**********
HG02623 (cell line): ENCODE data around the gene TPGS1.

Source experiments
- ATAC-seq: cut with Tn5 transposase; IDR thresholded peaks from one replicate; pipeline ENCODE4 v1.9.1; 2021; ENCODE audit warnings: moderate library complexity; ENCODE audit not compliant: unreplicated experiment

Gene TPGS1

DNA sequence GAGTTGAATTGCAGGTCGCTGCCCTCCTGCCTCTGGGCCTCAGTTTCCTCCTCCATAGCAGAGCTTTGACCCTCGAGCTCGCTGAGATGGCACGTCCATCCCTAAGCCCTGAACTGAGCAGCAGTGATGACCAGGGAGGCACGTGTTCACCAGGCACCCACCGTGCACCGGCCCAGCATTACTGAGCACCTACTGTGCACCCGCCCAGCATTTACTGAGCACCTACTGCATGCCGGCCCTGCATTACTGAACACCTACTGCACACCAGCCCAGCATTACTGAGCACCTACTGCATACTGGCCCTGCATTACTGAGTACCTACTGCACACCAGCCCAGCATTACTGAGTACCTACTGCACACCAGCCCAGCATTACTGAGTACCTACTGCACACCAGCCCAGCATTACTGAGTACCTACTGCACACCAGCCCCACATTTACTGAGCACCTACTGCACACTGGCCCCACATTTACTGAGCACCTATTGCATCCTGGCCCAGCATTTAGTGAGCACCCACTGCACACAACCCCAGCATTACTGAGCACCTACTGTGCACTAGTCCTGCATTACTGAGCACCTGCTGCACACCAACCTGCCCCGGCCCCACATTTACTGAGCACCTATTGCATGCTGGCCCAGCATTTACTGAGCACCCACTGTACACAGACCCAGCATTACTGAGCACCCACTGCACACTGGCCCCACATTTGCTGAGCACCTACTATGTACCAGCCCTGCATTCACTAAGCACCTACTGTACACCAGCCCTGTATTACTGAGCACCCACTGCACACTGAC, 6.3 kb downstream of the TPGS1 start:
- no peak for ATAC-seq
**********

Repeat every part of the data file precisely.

HG02623 (cell line): ENCODE data around the gene TPGS1.

Source experiments
- ATAC-seq: cut with Tn5 transposase; IDR thresholded peaks from one replicate; pipeline ENCODE4 v1.9.1; 2021; ENCODE audit warnings: moderate library complexity; ENCODE audit not compliant: unreplicated experiment

Gene TPGS1

DNA sequence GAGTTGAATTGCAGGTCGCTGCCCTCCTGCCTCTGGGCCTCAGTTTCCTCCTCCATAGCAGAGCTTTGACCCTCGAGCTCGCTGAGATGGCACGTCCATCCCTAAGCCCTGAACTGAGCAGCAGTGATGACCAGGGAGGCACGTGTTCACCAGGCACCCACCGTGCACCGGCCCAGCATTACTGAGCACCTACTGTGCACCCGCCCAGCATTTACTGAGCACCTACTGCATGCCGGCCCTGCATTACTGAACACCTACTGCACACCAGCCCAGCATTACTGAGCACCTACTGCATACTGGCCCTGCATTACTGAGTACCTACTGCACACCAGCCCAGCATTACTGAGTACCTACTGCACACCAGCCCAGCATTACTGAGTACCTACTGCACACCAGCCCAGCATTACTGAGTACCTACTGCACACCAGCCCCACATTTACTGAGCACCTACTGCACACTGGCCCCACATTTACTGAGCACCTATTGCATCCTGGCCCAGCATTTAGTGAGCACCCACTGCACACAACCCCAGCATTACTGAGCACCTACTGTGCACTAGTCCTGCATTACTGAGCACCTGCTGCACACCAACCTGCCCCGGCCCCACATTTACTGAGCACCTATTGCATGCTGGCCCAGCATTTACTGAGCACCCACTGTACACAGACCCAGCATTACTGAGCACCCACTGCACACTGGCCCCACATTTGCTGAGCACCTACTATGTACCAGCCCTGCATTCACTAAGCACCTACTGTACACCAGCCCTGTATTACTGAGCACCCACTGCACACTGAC, 6.3 kb downstream of the TPGS1 start:
- no peak for ATAC-seq